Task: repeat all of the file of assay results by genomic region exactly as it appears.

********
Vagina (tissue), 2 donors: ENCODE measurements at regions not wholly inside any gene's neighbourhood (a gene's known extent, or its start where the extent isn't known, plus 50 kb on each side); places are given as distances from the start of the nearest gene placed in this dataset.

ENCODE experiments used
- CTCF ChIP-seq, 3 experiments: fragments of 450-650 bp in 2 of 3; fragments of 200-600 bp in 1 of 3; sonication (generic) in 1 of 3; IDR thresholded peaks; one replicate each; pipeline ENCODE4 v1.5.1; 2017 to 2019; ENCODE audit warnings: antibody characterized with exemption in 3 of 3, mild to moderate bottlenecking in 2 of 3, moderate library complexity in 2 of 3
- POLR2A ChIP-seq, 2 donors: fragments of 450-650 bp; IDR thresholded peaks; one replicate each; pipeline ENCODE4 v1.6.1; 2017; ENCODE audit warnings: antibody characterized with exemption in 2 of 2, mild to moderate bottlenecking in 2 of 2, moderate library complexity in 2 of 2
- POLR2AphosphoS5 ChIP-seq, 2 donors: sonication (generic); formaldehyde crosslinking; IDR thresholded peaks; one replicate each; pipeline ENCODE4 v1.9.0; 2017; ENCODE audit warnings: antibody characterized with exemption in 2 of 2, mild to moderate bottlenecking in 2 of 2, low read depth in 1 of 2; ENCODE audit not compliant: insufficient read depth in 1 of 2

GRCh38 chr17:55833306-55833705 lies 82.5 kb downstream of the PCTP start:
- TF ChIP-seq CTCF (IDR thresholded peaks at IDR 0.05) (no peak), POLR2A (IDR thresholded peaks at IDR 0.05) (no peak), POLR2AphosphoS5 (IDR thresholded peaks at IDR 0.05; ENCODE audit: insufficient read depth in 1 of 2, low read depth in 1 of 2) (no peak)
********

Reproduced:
Vagina (tissue), 2 donors: ENCODE measurements at regions not wholly inside any gene's neighbourhood (a gene's known extent, or its start where the extent isn't known, plus 50 kb on each side); places are given as distances from the start of the nearest gene placed in this dataset.

ENCODE experiments used
- CTCF ChIP-seq, 3 experiments: fragments of 450-650 bp in 2 of 3; fragments of 200-600 bp in 1 of 3; sonication (generic) in 1 of 3; IDR thresholded peaks; one replicate each; pipeline ENCODE4 v1.5.1; 2017 to 2019; ENCODE audit warnings: antibody characterized with exemption in 3 of 3, mild to moderate bottlenecking in 2 of 3, moderate library complexity in 2 of 3
- POLR2A ChIP-seq, 2 donors: fragments of 450-650 bp; IDR thresholded peaks; one replicate each; pipeline ENCODE4 v1.6.1; 2017; ENCODE audit warnings: antibody characterized with exemption in 2 of 2, mild to moderate bottlenecking in 2 of 2, moderate library complexity in 2 of 2
- POLR2AphosphoS5 ChIP-seq, 2 donors: sonication (generic); formaldehyde crosslinking; IDR thresholded peaks; one replicate each; pipeline ENCODE4 v1.9.0; 2017; ENCODE audit warnings: antibody characterized with exemption in 2 of 2, mild to moderate bottlenecking in 2 of 2, low read depth in 1 of 2; ENCODE audit not compliant: insufficient read depth in 1 of 2

GRCh38 chr17:55833306-55833705 lies 82.5 kb downstream of the PCTP start:
- TF ChIP-seq CTCF (IDR thresholded peaks at IDR 0.05) (no peak), POLR2A (IDR thresholded peaks at IDR 0.05) (no peak), POLR2AphosphoS5 (IDR thresholded peaks at IDR 0.05; ENCODE audit: insufficient read depth in 1 of 2, low read depth in 1 of 2) (no peak)